HEALTH Secretary Shona Robison will make the case for European single market membership in order to "shield" health and social care services from the impact on Brexit when she appears before a Holyrood committee this week.

Robison is due to give evidence to the Health Committee on Tuesday as it continues its inquiry on the impact of leaving the European Union on health in Scotland.

The committee has previously heard from experts on the potential risks to research, clinical trials, and access to medicines and staff.

Speaking ahead her appearance, Robison said: "EU workers make a vital contribution to our health and social care services, filling vacancies in hard-to-recruit specialisms or areas.

"However, evidence from health experts has demonstrated huge risks to workforce recruitment and retention if the free movement of workers and the cross-border recognition of qualifications, education and training are diminished.

"I am clear that the only way to protect patients, our health and social care services, and our research and pharmaceutical industries is to retain our membership of the single market and customs union."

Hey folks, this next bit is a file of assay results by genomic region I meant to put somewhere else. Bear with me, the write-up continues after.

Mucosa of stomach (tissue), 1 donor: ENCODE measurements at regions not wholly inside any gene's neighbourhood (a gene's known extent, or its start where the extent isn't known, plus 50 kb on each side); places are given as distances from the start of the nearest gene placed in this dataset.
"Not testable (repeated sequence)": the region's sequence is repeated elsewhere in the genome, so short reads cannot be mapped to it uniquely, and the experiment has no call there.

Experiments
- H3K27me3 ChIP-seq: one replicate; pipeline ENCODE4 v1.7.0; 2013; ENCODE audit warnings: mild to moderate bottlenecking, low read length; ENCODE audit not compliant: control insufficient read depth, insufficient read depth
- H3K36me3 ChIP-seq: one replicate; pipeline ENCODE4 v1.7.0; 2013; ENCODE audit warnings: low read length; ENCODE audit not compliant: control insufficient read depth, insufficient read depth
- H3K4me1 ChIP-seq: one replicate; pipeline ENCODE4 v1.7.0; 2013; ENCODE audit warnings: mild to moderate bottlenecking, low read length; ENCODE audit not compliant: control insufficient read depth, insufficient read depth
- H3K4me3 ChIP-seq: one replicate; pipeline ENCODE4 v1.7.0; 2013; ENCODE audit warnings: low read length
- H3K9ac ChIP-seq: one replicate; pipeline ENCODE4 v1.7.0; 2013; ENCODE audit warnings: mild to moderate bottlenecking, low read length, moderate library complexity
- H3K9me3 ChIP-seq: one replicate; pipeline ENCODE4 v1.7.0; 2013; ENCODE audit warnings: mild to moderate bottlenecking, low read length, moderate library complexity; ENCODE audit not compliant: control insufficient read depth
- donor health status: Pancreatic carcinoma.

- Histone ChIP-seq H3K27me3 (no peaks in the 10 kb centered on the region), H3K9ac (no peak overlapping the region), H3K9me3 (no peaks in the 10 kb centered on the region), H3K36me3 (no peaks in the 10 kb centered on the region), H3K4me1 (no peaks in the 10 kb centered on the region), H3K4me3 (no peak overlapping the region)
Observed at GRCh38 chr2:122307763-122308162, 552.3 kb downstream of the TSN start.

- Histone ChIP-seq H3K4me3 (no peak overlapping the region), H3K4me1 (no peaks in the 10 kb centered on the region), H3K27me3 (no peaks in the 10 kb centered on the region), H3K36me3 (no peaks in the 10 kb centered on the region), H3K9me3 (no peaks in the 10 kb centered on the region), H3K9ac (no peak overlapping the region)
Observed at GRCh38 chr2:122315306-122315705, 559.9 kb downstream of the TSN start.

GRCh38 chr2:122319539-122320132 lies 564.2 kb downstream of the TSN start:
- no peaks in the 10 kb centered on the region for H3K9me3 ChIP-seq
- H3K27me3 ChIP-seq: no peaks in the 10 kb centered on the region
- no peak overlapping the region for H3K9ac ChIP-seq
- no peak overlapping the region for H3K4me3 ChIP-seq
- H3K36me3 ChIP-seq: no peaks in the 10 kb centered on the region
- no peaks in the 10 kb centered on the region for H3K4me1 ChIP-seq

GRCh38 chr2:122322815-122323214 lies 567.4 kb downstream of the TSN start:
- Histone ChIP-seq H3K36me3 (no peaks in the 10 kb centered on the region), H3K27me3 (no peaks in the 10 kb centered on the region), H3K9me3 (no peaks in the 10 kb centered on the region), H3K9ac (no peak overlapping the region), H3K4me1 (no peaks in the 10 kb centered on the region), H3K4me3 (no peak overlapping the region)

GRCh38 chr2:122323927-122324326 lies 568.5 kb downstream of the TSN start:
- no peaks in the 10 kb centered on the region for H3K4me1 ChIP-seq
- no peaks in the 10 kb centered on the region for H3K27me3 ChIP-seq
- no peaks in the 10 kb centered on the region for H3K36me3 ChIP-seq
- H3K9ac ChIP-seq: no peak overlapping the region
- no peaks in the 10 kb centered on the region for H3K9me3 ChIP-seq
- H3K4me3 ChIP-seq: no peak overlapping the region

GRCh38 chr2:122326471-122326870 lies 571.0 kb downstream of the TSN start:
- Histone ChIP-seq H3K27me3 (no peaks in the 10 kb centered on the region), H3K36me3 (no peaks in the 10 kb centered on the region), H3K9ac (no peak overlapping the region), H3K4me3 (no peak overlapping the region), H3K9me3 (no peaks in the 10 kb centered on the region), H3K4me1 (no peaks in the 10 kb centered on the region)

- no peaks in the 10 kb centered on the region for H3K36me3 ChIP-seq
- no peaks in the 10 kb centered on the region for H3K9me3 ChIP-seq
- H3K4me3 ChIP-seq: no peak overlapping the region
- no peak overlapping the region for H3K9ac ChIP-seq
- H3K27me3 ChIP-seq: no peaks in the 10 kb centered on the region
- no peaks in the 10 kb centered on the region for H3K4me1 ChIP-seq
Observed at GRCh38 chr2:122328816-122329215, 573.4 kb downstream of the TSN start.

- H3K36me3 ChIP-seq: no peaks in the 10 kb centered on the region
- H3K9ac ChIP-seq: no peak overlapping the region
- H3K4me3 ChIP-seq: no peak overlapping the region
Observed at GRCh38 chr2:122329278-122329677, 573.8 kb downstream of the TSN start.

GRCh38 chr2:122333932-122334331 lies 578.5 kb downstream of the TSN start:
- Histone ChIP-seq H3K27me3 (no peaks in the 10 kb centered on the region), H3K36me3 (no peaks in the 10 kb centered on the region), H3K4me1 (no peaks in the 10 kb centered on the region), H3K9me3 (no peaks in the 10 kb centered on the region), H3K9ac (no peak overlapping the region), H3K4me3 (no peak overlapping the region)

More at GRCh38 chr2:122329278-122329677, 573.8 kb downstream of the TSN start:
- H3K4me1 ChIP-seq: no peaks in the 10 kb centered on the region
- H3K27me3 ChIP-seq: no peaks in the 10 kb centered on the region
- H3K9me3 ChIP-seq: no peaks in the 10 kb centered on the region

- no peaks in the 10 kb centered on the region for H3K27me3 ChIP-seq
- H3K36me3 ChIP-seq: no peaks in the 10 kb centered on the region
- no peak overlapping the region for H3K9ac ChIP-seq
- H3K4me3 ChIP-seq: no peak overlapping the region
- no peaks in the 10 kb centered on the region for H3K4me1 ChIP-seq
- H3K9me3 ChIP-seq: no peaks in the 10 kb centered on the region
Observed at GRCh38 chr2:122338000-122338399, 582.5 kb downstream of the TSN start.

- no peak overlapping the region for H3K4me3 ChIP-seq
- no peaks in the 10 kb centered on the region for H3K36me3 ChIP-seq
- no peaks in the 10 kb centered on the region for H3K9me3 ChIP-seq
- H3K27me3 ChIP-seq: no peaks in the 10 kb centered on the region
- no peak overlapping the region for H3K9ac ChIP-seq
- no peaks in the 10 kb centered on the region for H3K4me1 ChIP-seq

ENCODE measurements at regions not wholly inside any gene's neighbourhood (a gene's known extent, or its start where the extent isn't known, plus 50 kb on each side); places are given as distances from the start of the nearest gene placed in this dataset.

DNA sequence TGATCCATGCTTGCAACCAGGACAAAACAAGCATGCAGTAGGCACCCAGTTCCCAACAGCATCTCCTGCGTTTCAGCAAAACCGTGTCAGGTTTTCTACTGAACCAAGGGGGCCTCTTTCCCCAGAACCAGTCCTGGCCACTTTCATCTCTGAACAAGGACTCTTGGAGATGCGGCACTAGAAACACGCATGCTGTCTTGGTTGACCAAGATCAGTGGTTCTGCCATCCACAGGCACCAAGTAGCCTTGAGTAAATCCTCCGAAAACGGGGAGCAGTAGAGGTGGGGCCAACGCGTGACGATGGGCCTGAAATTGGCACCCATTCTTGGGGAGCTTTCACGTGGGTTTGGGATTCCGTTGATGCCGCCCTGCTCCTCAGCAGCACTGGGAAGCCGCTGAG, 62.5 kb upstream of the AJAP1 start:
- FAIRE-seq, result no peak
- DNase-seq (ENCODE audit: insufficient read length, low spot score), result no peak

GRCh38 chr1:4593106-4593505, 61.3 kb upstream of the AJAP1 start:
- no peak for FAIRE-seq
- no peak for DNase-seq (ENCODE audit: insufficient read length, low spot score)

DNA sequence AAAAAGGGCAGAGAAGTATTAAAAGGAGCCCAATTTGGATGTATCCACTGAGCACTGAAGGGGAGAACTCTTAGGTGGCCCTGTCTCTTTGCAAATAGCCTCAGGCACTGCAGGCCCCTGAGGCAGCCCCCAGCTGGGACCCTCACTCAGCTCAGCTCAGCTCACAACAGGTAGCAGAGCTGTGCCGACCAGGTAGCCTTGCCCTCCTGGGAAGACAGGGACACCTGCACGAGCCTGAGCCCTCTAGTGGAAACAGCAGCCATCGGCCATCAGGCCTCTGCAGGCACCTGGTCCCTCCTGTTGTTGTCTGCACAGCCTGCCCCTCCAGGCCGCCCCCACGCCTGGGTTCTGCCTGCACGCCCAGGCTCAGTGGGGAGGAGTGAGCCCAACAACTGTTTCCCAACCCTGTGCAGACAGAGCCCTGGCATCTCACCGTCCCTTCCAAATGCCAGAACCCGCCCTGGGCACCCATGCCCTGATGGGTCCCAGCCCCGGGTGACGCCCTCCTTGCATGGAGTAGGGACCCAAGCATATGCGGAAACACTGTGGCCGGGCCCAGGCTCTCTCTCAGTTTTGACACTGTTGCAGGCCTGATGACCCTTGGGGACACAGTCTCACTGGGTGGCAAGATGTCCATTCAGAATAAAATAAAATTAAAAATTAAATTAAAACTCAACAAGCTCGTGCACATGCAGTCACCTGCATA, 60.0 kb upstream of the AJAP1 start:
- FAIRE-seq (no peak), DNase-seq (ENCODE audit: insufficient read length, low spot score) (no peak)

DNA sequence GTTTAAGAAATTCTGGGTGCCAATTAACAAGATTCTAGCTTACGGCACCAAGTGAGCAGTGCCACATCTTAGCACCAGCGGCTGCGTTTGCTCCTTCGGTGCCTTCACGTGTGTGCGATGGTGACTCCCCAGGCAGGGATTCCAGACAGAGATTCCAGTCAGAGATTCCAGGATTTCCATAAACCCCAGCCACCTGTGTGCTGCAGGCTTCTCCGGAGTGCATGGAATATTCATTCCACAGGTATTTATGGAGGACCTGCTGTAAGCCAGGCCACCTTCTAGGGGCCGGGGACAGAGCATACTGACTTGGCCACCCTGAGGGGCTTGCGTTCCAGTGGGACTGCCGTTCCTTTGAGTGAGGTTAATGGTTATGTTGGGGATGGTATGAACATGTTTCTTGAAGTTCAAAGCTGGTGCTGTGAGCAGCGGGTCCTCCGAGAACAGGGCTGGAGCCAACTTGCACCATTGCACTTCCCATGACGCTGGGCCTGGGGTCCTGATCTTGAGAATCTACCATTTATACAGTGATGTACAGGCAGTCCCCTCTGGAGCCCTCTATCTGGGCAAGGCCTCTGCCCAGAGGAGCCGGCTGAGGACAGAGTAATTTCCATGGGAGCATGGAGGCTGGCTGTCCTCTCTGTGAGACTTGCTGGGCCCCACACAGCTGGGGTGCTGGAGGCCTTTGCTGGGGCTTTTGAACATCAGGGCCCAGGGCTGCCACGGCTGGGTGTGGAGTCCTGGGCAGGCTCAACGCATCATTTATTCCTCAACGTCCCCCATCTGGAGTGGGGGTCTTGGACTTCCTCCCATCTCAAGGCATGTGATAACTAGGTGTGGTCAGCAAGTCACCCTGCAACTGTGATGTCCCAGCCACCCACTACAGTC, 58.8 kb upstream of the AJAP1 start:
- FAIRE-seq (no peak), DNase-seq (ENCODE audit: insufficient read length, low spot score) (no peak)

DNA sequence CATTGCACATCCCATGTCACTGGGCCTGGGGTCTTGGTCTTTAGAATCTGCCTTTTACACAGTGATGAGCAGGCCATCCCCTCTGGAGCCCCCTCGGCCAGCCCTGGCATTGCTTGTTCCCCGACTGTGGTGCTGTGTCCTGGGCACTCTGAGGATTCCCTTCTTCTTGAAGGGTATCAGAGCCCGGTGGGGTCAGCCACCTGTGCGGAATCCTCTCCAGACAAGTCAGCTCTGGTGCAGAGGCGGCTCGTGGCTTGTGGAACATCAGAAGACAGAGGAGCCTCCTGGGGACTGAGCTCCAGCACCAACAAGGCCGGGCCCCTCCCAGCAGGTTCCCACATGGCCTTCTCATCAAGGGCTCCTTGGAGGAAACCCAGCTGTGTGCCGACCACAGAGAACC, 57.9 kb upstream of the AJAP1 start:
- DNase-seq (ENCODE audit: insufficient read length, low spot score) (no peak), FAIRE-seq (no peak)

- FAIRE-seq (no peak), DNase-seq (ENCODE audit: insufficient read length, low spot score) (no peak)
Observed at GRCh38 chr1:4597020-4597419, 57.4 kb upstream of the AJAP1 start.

She added: "This would ensure we continue to benefit from recognition of qualifications and free movement of staff within the EU, the rights of Scottish patients to have treatment in the EU, and access for Scotland to pan-European research, medicines and clinical trials.

"All of that is jeopardised by a lack of clear information from the UK Government.

"Leaving the EU's regulatory regime for medicines and medical devices could also affect patients, with potential for slower or reduced access to new medicines, equipment or vitally important clinical trials.

"There will also be a negative economic impact on our pharmaceutical and medical devices industries."

A UK Government spokeswoman said: "We respect the four freedoms of the EU and that is why, as we leave the EU, we are leaving the single market and customs union.

"The Prime Minister has been clear that as we leave the EU we will put in place an immigration system that works for the whole of the UK and continues to welcome those with the skills and expertise we need.

"Our overall aim is to ensure that patients in the whole of the UK and across the EU continue to be able to access the best and most innovative medicines, and be assured that their safety is protected through ongoing cooperation and the strongest regulatory framework.

"We are committed to strengthening the UK's world-leading science and research base as we leave the EU."